The Ring meets… uh, Nymphomaniac…? in It Follows, the latest highly-praised horror film to work better as an all-too-obvious metaphor than a scary movie (in that regard, it follows last year’s The Babadook). This one didn’t do it for me, but don’t take my word for it: at 95% on the Tomatometer, it ranks higher than The Exorcist, Texas Chainsaw Massacre, or Halloween (original versions, of course).
The metaphor this time around is purportedly AIDS, or really any kind of sexually transmitted disease, as teens spread around a slow-moving ghost like chlamydia by sleeping around (hey, I thought sex was the kiss of death in a slasher film, anyway).
Only here, the only way out is promiscuity: to escape the walking Death, you need to pass on the curse through sexual intercourse. It’s a nifty premise that neatly subverts horror movie conventions, but also seems to contradict the metaphor that critics are going ga-ga for; if only all AIDS patients could cure themselves by just passing on the disease.
The setup in It Follows is cleanly set up early in the film: teen heroine Jay Height (Maika Monroe) makes it with boyfriend (?) Hugh (Jake Weary), and later wakes up tied to a wheelchair as Hugh explains the plot of the movie.
By sleeping with Jay, he has passed on the curse: now, strange apparitions that only Jay can see will now come after her. Slo-o-o-o-w-ly. These apparitions are random strangers who only take baby steps, and outside of a naked old man or a really tall guy, they just aren’t terribly frightening – even if they’ll apparently mangle Jay if they catch up with her, as detailed in the film’s opening scene.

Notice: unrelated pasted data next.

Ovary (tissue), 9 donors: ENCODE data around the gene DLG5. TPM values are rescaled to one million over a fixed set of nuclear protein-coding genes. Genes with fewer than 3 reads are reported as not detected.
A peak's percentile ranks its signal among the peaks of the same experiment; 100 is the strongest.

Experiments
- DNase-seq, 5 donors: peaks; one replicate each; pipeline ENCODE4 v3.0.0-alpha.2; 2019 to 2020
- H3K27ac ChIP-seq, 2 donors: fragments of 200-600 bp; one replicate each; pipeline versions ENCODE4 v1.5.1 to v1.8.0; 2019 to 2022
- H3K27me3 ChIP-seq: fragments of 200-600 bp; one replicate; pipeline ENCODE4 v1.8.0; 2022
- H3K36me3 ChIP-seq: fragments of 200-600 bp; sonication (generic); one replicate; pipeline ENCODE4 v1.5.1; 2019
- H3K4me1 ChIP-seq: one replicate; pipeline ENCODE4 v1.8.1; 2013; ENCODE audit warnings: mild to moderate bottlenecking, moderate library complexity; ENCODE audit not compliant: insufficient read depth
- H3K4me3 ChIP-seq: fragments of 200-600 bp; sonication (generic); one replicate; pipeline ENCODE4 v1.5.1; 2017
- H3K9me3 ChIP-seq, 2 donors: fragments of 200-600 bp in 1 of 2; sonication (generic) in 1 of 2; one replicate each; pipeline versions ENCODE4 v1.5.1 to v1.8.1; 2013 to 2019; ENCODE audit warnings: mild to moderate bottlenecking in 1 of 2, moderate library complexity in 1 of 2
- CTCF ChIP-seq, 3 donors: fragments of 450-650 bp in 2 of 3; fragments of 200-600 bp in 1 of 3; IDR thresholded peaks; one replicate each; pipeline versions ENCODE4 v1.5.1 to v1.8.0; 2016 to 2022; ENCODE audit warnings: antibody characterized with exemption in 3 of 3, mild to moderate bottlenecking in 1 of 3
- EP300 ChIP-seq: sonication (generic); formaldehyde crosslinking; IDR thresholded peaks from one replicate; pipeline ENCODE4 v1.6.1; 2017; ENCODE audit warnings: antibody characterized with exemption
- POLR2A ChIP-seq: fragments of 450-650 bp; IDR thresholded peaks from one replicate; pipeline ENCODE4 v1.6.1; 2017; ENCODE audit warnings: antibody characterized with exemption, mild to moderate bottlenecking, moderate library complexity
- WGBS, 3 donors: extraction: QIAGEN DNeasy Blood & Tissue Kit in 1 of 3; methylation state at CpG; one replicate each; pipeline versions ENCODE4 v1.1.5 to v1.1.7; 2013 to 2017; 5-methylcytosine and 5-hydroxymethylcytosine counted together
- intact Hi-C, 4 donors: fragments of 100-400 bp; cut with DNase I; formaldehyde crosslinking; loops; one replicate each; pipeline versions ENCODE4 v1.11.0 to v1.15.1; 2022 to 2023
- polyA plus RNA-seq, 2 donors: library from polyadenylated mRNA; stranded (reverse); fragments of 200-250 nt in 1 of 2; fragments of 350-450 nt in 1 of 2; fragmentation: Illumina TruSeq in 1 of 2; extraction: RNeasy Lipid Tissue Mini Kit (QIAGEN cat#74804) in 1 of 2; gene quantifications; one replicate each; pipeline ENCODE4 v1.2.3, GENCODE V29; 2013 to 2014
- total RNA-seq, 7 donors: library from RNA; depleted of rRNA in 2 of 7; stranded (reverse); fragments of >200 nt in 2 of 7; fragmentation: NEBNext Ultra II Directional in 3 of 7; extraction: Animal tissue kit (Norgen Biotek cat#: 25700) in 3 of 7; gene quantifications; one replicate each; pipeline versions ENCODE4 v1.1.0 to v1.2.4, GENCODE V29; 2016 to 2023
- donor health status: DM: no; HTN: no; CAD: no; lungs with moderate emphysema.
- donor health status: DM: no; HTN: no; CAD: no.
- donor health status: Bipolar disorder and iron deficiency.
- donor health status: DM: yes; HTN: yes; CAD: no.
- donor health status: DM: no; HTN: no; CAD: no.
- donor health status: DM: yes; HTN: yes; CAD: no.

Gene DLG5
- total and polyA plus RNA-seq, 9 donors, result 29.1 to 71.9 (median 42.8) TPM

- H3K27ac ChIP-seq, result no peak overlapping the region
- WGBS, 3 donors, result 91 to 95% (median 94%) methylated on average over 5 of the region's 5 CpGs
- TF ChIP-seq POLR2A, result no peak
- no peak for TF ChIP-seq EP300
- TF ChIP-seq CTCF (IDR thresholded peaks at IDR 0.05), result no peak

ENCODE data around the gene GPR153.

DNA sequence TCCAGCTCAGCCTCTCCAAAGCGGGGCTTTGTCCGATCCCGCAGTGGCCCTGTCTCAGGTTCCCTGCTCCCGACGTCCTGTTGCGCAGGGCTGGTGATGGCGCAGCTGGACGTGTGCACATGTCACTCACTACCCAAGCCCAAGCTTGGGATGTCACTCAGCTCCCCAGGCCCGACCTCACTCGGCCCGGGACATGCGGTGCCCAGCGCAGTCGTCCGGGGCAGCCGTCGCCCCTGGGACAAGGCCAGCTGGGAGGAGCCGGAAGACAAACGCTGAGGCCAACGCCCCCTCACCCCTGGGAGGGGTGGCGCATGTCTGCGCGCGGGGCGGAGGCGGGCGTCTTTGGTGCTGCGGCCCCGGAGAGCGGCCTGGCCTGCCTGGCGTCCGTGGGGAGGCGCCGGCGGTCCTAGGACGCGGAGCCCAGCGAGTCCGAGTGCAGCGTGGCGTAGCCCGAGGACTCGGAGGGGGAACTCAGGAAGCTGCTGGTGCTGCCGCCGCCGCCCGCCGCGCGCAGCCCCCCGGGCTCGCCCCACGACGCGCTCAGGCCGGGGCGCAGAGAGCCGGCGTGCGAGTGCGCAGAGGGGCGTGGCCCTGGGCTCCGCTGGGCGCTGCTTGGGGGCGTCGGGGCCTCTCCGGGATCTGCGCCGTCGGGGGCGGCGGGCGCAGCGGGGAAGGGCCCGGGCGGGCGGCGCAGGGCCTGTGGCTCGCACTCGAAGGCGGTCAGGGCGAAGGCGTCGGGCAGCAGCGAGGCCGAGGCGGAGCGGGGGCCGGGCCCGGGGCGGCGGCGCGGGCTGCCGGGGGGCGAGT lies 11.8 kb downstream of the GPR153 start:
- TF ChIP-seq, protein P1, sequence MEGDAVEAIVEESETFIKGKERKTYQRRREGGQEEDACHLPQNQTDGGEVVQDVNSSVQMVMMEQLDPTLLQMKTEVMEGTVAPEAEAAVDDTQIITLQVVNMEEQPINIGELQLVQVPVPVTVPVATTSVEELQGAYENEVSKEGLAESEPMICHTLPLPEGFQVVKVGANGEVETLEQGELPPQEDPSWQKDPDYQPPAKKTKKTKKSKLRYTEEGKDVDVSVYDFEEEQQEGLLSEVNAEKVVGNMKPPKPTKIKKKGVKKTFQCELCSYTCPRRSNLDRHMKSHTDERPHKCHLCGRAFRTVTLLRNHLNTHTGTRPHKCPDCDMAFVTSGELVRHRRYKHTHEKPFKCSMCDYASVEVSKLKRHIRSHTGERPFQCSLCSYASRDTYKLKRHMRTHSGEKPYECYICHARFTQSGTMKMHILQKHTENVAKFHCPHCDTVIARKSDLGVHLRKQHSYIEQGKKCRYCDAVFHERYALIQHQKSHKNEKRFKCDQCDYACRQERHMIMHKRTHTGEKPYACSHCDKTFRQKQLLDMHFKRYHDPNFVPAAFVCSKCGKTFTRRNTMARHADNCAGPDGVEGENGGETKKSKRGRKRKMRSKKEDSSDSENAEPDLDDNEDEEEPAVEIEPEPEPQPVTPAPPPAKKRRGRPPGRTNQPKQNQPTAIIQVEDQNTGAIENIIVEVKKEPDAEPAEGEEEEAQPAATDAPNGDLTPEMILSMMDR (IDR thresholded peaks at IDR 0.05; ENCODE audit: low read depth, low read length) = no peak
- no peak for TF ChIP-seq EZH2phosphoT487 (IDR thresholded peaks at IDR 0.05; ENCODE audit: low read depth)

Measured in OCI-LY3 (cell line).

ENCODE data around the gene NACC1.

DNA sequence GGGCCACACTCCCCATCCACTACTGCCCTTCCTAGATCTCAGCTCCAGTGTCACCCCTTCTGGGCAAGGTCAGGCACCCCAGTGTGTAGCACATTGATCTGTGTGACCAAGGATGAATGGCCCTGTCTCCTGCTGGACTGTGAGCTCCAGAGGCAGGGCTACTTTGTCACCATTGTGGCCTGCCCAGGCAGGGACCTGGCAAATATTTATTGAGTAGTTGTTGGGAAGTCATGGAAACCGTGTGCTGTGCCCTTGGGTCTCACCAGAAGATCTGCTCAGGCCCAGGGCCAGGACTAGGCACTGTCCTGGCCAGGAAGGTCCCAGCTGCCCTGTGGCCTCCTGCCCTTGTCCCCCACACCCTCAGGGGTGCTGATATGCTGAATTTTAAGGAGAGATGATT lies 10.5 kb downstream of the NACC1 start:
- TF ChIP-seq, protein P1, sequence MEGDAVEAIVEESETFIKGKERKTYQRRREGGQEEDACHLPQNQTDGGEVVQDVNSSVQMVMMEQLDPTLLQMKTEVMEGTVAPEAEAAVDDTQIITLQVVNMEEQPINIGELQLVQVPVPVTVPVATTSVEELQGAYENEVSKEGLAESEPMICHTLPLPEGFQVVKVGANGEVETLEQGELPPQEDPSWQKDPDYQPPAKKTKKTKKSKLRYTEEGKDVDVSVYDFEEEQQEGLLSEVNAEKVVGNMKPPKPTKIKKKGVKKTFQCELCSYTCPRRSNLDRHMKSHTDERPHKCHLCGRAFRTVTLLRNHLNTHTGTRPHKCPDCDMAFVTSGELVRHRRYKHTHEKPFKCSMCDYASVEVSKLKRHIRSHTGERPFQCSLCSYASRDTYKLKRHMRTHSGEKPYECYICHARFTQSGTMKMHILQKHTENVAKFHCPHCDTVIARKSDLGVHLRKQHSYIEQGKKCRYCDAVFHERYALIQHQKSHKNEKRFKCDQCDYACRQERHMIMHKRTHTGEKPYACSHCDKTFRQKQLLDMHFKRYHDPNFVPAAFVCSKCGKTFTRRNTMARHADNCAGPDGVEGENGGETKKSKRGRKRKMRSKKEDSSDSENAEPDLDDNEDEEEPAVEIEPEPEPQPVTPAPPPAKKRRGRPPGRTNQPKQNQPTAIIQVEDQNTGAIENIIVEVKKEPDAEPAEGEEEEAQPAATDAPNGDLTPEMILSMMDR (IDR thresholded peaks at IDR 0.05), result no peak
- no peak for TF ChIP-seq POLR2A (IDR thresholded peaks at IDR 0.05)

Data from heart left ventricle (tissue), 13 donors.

Now, Hugh is safe as long as Jay stays alive – if the ghosts get her, they’ll come after him next – but even though it’s in his best interest to stick around and protect her, he wishes her good luck and high-tails it outta there. Now, I’m relaying the rules of this premise as best as I can, but they aren’t crystal clear, and later on the film seems to contradict itself.
Jay, of course, doesn’t believe a word of it, but when things start to get spooky she quickly buys in. Now, she needs to team up with sister Kelly (Lili Sepe), friends Paul (Keir Gilchrist) and Yara (Olivia Luccardi), and neighbor Greg (Daniel Zovatto) to come up with a plan to combat this evil menace. A plan that doesn’t involve taking the easiest (and most fun) way out of this situation.
It Follows is incredibly well put together by director David Robert Mitchell, tense and well-executed, making terrific use of stark (and spooky!) abandoned Detroit locations, gorgeous widescreen cinematography, and an excellent retro soundtrack.
But here’s the thing: it ain’t scary in the least. The film’s two big scenes where the group attempts to physically combat the ghost completely fall flat: awful CGI tosses the characters around the screen like a Bugs Bunny cartoon, and the script seems to abandon both external and internal logic. We shout at these characters to quit being so stupid, but after a while, we stop caring about them.
I caught It Follows way back at the Midnight Movies section of last year’s Karlovy Vary festival, and it was one of the fest’s biggest disappointments as a packed house erupted into waves of laughter at all the wrong moments.
Catching up with the film more recently (with a more receptive crowd), It Follows played a little better. Still, it didn’t win me over; there are a lot of great elements here – the direction, the music, the retro feel of it all – but in the end, for me, it’s a missed opportunity: a horror movie for people who don’t like horror movies.
The excellent score was composed by video game musician Disasterpiece; it can sometimes overwhelm the barely-there proceedings, but accurately captures that 1970s John Carpenter vibe that the director was going for.